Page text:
Wednesday, August 24, 2005

Family Drama

After three years, she has made her decision. After what seemed like an eternity of dramatic and passionate outbursts (to me), of finger pointing, of unfair comparisons, and of barely hidden bitterness, it's almost over.

My mom has decided to leave Canada and go back to the Philippines after all.

Contrary to popular beliefs, I'm hurt that she had come to that decision after only three years. I'm hurt that she based her decision on her emotions alone. I'm hurt that nobody in the family - not my mom, not my sister, not my brother, not me - did anything to solve all the problems. We all tried to forget that unhealthy conflict exists between the four remaining members of the nuclear family. Sadly, we all tried to sweep the bitterness and the hurt under the rug.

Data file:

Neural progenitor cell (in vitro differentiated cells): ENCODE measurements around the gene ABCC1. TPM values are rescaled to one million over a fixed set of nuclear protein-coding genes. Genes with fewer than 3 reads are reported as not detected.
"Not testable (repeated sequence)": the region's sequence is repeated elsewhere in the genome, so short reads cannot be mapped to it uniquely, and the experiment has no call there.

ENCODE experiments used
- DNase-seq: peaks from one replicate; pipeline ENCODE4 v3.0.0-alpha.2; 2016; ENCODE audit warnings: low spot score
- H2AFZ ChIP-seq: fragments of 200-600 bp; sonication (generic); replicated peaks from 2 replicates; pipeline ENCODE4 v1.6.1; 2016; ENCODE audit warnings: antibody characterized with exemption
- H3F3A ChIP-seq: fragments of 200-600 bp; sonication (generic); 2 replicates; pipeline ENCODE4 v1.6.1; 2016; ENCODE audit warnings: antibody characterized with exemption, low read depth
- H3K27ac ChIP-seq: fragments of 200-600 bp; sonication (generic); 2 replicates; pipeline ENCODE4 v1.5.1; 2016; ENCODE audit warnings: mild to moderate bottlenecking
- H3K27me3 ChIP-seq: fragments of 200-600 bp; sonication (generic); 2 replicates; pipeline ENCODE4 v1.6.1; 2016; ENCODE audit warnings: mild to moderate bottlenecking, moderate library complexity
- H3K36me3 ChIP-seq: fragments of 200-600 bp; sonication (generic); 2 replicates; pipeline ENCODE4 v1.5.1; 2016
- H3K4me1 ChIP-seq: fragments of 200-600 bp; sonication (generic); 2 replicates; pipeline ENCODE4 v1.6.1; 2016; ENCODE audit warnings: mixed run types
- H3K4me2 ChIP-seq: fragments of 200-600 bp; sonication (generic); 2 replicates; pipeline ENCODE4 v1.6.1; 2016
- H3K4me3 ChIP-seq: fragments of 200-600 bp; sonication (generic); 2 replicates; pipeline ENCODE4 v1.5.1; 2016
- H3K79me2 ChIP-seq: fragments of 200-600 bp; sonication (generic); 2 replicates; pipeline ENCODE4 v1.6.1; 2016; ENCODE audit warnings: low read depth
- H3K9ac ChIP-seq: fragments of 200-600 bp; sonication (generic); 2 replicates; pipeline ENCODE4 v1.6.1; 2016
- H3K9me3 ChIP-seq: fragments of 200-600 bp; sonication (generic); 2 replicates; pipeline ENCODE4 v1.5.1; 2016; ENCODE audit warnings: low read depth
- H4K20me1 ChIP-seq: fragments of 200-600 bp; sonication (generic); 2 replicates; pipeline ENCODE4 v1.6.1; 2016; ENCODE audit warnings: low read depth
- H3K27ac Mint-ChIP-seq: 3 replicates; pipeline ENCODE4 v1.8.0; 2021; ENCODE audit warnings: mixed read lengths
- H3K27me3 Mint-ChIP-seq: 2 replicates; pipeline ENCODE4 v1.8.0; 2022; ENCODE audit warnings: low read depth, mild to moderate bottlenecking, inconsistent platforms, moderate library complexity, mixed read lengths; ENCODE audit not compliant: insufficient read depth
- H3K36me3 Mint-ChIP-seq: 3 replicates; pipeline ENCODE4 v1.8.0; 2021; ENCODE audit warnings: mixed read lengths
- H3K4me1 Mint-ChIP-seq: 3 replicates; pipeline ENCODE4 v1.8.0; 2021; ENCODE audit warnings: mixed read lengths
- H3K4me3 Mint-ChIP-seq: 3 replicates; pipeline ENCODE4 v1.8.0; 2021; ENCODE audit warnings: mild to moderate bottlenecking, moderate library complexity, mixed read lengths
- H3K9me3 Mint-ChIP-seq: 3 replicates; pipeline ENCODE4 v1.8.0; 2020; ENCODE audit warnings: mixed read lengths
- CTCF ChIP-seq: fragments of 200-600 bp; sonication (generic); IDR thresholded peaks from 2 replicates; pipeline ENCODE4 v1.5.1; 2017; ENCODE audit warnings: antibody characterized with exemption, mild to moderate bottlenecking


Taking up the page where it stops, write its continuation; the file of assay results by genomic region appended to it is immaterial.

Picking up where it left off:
We all contributed to this conflict. My father, who was brought up the old school Roman Catholic way, was the stereotypical macho father and the one all three siblings fear. Though he didn't spank us as much as my mother did, his anger was more fearful because, as the head of the family, he took it upon himself to discipline us by corporal punishment and verbal abuse. And though he was faithful to us, he let us make fun of him, and he still believed in God, he wasn't much of an influence - to me, at least.